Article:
Education and belonging in the context of an unknowable future: Youth aspirations in Kakuma Refugee Camp
Michelle Bellino

About the research


NAEd/Spencer Postdoctoral Fellowship

Award Year



University of Michigan

Primary Discipline

As unprecedented numbers of forcibly displaced youth migrate and integrate into stable and weak democracies across the globe, it is crucial to understand the purpose and relevance of education for this population. Research has demonstrated the significant role of schools in shaping young people’s evolving sense of civic identity, agency, and belonging. Yet we know little about how educational experiences of refugee youth shape their long-term prospects for social mobility, belonging, and civic participation, within and across national borders. Drawing on participatory and ethnographic methods, this study employs the framework of youth citizenship as a lens into educational interactions in a refugee camp setting, where opportunities for participation and inclusion are constrained. Through participant observation in classrooms and communities, this study documents the educational trajectories of a youth cohort over three years as they develop their aspirations amidst protracted uncertainty. The participatory dimension of this work explores the ways in which refugee youth leverage their voice to advocate for educational change. Findings resulting from this study can deepen our understanding of how schools convey, constrain, and create youth civic pathways, so that we can contribute to young people’s sense of inclusion and their civic capacities to shape a better future.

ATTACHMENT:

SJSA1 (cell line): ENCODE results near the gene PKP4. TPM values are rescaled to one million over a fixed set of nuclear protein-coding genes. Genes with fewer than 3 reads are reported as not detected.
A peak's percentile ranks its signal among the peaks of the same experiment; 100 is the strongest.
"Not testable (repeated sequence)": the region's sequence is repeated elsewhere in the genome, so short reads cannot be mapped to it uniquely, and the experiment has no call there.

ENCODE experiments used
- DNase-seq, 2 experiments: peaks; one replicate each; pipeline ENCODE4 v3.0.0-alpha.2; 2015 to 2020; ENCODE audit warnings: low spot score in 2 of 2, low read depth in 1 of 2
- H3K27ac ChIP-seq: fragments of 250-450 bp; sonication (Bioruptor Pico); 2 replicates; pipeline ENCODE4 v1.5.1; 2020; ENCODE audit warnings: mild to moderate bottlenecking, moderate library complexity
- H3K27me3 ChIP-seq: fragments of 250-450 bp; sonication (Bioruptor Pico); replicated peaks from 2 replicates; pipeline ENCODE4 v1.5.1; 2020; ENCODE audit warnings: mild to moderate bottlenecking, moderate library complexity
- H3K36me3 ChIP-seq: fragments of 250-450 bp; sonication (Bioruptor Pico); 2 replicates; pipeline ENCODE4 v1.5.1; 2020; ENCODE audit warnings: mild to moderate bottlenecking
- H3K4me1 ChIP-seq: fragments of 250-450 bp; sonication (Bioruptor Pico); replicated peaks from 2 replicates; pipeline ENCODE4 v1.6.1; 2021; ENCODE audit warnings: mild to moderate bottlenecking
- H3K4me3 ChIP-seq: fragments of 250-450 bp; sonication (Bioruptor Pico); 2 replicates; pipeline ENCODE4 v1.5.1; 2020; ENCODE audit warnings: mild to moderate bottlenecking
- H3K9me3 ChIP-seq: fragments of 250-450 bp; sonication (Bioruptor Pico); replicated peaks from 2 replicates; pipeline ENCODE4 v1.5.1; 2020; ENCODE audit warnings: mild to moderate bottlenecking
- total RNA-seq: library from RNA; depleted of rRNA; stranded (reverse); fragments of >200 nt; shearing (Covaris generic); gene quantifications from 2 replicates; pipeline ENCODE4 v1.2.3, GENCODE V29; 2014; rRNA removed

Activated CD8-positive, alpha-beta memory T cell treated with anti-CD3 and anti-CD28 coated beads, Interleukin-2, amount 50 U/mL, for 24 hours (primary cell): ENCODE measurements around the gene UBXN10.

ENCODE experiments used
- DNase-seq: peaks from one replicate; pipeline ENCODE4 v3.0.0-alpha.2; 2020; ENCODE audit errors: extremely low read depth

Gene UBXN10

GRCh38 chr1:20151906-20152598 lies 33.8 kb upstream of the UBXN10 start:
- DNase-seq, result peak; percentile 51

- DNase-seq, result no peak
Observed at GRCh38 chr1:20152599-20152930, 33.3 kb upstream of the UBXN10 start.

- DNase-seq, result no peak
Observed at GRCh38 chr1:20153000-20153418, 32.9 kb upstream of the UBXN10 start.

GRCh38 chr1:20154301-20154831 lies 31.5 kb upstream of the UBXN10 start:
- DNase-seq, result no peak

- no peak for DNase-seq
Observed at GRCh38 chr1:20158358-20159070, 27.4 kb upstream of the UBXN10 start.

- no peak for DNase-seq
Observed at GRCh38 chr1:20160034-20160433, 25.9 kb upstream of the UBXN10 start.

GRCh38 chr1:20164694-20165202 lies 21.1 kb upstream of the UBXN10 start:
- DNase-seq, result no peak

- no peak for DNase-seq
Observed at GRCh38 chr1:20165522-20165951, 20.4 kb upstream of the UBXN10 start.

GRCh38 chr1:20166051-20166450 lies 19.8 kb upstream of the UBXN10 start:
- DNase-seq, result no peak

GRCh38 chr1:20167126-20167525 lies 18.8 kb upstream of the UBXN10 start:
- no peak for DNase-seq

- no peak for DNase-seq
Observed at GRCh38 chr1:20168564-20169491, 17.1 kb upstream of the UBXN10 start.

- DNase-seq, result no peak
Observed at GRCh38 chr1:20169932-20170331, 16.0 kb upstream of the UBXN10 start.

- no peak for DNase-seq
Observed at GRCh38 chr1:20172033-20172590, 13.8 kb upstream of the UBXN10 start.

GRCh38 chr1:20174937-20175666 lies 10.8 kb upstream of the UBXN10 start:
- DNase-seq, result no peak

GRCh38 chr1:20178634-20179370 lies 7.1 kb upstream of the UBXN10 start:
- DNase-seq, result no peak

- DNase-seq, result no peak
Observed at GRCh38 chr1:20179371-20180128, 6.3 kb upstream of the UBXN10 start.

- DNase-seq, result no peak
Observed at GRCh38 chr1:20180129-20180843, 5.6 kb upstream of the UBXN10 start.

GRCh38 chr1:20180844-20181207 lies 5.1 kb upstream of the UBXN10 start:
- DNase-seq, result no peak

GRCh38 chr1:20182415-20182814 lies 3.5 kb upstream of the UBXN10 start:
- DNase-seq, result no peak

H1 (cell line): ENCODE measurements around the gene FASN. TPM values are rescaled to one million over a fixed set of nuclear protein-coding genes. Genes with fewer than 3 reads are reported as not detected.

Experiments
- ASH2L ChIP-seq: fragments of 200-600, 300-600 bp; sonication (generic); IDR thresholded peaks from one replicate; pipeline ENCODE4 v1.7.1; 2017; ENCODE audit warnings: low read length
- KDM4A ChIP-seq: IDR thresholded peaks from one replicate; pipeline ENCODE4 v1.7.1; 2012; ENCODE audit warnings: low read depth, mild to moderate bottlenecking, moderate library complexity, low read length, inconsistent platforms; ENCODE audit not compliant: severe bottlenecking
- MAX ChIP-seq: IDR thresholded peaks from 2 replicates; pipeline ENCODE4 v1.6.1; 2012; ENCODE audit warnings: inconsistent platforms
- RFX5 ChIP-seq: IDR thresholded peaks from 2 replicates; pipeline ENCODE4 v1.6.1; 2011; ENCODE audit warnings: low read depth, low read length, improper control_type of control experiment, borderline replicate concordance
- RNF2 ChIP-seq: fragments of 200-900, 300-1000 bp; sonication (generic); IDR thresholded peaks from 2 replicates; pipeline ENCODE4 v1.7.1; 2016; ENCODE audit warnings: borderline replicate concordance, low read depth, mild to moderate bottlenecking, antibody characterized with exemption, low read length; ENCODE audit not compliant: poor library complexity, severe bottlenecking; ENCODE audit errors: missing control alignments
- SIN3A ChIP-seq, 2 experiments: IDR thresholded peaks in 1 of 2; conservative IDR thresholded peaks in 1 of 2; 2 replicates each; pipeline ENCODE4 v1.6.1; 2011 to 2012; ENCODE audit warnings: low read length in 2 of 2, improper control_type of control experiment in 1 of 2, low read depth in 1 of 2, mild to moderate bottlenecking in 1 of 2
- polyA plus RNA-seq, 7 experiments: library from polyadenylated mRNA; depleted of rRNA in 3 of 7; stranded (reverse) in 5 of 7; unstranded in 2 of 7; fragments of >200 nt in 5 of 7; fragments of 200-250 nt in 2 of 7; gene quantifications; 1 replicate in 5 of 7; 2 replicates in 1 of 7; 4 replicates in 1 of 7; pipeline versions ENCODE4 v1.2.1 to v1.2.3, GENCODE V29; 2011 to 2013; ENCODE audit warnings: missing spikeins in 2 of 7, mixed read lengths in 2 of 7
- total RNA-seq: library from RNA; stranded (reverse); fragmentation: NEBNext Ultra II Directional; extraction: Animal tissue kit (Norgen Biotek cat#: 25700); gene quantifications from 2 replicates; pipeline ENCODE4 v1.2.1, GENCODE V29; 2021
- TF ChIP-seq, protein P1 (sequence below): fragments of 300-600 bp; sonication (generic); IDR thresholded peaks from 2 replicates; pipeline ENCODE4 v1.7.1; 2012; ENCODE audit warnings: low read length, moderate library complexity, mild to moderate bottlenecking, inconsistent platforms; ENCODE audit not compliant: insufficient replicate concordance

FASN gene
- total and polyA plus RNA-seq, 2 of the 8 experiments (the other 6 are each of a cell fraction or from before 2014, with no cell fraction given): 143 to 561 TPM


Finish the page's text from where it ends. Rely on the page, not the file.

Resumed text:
About Michelle Bellino
Michelle Bellino is an Assistant Professor at the University of Michigan School of Education. Her research centers on young people’s understanding of historical injustice, whether experienced directly or shaped through school curriculum, family narratives, or social movements. In her work, she traces youth experiences from schools to their homes and communities in order to understand how knowledge and attitudes toward injustice travel across public and private spaces, as well as between generations. She asks how young people construct understandings of justice and injustice, while shaping an evolving sense of themselves as local and global civic actors. Her work has been featured in Harvard Educational Review; Education, Citizenship, and Social Justice; Comparative Education Review; and collections on history education and human rights. She has been recognized as a Peace Scholar by the United States Institute of Peace; a Concha Delgado Gaitan Presidential Fellow by the Council of Anthropology and Education; and a Gail P. Kelly Dissertation Award recipient by the Comparative and International Education Society for her work on equity and social justice in international contexts.

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